World shuns Myanmar`s election
General elections in Myanmar, the first in nearly 20 years, were "deeply disappointing" and far from inclusive, the US State Department said.
Washington: General elections in Myanmar, the first in nearly 20 years, were "deeply disappointing" and far from inclusive, the US State Department said.
Myanmar had general elections during the weekend in what the military junta said was a step toward a democratic government. International observers doubted the claims as the junta-supported Union Solidarity and Development Party was expected to win the weekend contest.
The National Democratic Force, the country`s largest opposition force, challenged 164 seats on the 1,159 parliament compared with 1,112 from the junta-backed party.
The US State Department said the election was troubling given the regime`s failure to allow observers into the country.
"The electoral process was severely flawed, precluded an inclusive, level playing field and repressed fundamental freedoms," the State Department said in a statement. "As a result, the elections were neither free nor fair."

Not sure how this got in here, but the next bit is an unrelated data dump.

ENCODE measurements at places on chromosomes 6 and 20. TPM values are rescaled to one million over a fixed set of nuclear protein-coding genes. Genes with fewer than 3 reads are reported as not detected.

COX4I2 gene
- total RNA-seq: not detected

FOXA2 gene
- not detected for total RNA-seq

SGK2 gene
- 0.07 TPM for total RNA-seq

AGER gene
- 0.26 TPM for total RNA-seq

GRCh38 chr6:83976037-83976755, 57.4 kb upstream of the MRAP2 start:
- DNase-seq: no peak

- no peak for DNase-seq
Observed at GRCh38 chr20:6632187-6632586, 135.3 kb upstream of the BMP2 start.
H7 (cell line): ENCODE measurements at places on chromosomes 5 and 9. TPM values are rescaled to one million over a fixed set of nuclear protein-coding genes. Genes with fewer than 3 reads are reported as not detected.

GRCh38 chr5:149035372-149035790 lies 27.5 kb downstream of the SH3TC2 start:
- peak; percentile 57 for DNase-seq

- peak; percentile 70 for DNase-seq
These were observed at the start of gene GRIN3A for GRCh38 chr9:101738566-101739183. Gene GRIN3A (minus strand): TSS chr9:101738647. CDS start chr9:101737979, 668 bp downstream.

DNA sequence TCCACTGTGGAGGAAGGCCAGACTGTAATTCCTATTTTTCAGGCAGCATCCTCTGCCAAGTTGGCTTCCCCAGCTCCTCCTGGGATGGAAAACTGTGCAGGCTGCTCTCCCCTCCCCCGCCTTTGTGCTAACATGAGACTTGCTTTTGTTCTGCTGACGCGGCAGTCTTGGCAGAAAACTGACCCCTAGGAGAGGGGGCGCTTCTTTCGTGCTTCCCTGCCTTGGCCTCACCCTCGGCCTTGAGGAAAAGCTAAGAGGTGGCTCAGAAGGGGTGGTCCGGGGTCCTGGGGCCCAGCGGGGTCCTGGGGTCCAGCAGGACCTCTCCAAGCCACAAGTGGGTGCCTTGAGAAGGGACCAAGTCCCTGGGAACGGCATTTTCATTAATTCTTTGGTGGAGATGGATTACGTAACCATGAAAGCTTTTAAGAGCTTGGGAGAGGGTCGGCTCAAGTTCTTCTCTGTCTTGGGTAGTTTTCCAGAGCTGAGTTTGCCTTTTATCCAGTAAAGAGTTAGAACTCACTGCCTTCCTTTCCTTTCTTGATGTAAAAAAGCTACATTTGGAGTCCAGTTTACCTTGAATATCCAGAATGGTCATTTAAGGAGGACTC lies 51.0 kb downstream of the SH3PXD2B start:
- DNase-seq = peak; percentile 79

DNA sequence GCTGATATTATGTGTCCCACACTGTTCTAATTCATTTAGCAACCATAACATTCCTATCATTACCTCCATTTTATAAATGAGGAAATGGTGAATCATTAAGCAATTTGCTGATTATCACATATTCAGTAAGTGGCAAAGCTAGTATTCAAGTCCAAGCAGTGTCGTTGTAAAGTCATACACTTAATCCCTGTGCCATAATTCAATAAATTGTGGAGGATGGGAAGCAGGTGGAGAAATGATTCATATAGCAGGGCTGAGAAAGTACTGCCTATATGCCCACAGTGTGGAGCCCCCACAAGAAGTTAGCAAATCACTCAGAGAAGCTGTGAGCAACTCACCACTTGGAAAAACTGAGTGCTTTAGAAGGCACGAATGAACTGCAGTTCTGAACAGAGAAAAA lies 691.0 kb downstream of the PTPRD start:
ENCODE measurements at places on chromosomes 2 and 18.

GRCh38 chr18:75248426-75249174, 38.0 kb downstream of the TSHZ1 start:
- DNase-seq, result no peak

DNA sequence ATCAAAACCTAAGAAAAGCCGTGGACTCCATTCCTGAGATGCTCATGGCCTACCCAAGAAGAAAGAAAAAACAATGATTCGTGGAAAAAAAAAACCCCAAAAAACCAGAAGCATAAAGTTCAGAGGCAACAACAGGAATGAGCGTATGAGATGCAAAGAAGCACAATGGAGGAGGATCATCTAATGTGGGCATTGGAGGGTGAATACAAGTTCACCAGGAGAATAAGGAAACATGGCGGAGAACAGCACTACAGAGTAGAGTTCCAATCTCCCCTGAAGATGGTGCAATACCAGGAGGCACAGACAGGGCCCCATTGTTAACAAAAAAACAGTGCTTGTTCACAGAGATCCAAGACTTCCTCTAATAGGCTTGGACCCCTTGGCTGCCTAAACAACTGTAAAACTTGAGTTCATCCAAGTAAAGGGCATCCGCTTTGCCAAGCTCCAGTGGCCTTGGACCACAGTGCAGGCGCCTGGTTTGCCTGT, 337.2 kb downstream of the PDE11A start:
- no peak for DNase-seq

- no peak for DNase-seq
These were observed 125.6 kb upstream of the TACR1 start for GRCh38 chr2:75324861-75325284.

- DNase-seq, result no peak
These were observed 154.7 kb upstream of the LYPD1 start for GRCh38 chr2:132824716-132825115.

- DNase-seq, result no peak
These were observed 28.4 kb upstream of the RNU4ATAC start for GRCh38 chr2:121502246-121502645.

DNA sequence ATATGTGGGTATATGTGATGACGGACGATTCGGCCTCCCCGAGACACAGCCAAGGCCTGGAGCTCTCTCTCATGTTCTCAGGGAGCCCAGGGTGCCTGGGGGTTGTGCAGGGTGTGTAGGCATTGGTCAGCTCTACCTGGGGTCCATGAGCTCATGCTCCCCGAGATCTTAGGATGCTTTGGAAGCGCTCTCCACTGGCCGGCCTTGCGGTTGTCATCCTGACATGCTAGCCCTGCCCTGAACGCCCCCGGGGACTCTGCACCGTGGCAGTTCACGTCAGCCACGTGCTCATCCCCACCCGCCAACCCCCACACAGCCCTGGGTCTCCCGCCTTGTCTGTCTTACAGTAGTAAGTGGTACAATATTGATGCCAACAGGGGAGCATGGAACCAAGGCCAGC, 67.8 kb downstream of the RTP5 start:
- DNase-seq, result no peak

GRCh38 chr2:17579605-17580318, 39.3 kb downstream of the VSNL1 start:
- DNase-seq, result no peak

The United Nations called on Myanmar to release detained opposition leader Aung San Suu Kyi from house arrest as a confidence-building measure ahead of the poll. The military junta said she may be released but not until after the election.
Jeremy Browne, the British minister for human rights, said the detained Nobel Peace Prize winner was symbolic of the political climate in Myanmar.
"If you want an example of somebody whose freedom is curtailed as a result of the policies of the regime there is no better example than her," he was quoted as saying.